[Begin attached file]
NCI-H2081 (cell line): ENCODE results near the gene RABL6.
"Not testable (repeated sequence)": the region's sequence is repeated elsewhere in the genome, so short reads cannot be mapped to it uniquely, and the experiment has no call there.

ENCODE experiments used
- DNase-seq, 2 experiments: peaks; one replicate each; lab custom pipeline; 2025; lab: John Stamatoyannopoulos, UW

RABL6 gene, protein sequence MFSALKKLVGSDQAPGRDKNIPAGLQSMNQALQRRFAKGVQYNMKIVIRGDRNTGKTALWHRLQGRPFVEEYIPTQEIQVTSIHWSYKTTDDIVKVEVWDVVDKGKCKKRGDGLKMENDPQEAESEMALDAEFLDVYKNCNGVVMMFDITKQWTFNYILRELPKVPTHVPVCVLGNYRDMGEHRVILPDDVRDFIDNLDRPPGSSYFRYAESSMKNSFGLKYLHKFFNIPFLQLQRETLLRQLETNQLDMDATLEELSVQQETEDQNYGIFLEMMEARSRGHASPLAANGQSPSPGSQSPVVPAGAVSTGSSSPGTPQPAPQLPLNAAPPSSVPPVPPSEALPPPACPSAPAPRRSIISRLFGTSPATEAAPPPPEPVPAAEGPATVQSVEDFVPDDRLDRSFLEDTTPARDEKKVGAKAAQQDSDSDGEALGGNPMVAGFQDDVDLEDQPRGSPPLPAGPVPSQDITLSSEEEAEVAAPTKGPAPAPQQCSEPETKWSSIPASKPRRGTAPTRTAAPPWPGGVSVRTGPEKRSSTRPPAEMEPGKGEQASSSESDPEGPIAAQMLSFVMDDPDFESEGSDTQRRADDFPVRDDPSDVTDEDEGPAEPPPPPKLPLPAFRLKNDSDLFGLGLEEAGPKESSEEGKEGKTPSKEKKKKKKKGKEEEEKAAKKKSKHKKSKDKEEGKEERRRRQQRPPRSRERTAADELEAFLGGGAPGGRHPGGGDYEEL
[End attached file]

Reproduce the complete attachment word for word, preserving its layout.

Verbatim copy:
NCI-H2081 (cell line): ENCODE results near the gene RABL6.
"Not testable (repeated sequence)": the region's sequence is repeated elsewhere in the genome, so short reads cannot be mapped to it uniquely, and the experiment has no call there.

ENCODE experiments used
- DNase-seq, 2 experiments: peaks; one replicate each; lab custom pipeline; 2025; lab: John Stamatoyannopoulos, UW

RABL6 gene, protein sequence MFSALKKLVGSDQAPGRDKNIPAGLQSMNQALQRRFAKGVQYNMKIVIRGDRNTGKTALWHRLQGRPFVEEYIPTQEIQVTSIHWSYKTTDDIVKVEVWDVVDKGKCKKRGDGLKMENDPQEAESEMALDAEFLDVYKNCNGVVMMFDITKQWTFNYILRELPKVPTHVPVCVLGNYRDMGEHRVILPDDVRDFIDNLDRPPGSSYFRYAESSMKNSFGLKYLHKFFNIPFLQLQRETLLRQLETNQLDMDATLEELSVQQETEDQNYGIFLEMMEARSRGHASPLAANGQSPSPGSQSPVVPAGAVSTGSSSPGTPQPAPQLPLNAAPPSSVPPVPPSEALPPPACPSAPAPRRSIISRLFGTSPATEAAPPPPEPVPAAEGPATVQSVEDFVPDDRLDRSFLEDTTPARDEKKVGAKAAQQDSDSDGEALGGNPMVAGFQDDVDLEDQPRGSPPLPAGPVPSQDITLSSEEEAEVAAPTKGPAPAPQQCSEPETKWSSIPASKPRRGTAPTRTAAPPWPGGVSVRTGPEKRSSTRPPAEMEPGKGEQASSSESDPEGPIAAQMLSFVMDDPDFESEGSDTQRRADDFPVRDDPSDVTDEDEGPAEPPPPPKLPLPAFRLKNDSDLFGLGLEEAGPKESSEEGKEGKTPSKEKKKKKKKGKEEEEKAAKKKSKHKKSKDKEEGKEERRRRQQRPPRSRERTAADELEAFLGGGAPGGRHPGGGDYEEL